Miami Herald – June 10, 2016
Reporters at the Miami Herald and El Nuevo Herald took home several prizes at the 2016 Florida Society of News Editors awards Friday.
Carol Marbin Miller was honored with the prestigious Paul Hansell Award for Distinguished Achievement in Florida Journalism for a body of work that included “Bitter Pill.” The series examined how frail and medically complex children were purged from a taxpayer funded healthcare program to save money.
…When she accepted her award, Marbin Miller took the opportunity to call attention to the weakening of Florida’s public records laws. The “Sunshine” laws allow reporters to prove allegations of government misconduct and waste, Marbin Miller said. Since 1995, the Florida Legislature passed 240 bills limiting open government laws, and half of those bills had bipartisan support, she added.
“A 2001 exemption forbids the release of autopsy photos, a provision that has throttled government oversight of untold institutions,” she said. “Even as lawmakers were deliberating the exemption, an inmate at Florida State Prison died. The medical examiner reported he died of heart failure. Autopsy photos showed boot prints on his chest. A reasonable person might conclude that his heart stopped while he was being stomped to death.”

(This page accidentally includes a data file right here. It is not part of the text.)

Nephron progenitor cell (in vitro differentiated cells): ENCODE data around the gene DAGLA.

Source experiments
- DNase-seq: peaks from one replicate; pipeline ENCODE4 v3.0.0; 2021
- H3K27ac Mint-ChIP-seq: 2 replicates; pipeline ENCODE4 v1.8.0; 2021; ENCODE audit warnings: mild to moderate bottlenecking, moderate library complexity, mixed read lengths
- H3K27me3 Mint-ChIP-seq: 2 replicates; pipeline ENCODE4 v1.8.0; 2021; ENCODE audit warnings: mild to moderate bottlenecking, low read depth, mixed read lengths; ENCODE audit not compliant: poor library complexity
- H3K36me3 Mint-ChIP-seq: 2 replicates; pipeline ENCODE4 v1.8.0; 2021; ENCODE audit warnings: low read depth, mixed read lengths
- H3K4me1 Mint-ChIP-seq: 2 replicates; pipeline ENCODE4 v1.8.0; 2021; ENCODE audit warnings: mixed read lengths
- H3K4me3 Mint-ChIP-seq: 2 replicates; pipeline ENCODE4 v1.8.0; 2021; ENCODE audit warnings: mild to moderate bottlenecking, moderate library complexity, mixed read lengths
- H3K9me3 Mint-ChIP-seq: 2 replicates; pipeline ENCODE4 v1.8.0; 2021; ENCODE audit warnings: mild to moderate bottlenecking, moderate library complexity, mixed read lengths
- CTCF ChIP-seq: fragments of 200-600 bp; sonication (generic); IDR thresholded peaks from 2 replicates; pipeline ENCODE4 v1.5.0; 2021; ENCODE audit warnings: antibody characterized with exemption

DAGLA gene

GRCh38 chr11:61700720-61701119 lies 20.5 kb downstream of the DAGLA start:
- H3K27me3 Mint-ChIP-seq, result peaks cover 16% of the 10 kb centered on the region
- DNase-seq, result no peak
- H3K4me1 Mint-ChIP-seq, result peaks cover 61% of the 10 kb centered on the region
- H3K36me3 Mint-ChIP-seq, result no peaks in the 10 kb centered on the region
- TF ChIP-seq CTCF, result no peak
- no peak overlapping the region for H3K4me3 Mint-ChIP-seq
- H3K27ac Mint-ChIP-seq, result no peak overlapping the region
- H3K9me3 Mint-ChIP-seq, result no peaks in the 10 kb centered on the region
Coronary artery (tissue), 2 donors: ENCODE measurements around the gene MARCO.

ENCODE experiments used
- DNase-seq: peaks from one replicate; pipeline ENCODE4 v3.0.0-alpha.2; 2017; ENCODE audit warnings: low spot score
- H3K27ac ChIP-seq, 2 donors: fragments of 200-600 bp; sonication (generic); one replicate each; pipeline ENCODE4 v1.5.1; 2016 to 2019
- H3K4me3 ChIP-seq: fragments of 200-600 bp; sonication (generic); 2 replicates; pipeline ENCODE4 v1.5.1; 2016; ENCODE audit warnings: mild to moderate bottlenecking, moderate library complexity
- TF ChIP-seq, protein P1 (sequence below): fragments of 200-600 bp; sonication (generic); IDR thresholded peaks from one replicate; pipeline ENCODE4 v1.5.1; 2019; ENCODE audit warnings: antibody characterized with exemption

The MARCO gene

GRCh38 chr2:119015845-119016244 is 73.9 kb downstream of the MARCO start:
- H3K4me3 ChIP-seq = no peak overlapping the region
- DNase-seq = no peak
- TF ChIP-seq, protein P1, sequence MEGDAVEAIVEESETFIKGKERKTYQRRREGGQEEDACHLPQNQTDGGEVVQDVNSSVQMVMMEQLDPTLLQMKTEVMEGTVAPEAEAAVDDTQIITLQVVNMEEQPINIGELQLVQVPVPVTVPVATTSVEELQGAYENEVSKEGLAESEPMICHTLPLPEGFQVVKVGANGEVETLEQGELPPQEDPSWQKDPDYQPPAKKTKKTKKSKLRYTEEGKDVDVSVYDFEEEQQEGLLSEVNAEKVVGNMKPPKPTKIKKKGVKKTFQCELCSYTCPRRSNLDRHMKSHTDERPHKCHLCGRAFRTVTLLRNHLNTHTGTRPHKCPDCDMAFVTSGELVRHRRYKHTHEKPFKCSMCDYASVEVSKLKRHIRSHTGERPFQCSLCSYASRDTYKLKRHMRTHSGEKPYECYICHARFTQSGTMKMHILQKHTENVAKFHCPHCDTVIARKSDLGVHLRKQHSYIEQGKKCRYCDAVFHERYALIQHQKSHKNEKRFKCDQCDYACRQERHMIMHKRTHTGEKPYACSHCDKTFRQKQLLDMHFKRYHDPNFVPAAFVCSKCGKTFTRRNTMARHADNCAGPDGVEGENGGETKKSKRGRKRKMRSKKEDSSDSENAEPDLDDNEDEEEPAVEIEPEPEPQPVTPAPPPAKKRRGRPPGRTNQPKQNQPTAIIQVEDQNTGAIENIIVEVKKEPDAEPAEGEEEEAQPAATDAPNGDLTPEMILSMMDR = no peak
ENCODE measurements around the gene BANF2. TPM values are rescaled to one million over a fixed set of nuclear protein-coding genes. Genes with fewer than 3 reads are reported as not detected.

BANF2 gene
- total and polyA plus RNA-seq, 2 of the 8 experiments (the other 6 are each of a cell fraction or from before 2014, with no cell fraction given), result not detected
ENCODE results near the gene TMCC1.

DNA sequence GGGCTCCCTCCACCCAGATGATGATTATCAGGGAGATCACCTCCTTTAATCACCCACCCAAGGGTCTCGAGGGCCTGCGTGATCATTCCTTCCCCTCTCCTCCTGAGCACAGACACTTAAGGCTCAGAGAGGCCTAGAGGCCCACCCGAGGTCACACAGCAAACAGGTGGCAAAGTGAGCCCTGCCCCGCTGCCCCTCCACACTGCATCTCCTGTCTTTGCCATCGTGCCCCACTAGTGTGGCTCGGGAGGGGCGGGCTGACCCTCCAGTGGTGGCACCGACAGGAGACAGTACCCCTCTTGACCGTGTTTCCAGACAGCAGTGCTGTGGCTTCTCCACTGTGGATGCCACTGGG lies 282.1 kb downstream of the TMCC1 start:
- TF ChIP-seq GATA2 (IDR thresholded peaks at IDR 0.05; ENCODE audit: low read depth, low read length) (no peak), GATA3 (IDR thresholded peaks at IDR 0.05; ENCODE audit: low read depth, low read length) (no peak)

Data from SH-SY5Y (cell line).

“For too long, we have placed too little faith in the good citizens of Florida — and too much faith in the lawmakers who, quite often, benefit the most from our silence.
“The people of Florida, our readers, have demonstrated again and again that they do not want to be governed in darkness. Given the opportunity, they would absolutely support strong medicine for that Achilles heel of ours.
“As leaders of the only profession explicitly protected by the U.S. Constitution, you — all of you — are uniquely qualified to lead this charge. We are the heirs to the First Amendment. And we buy ink by the barrel.” [READ MORE]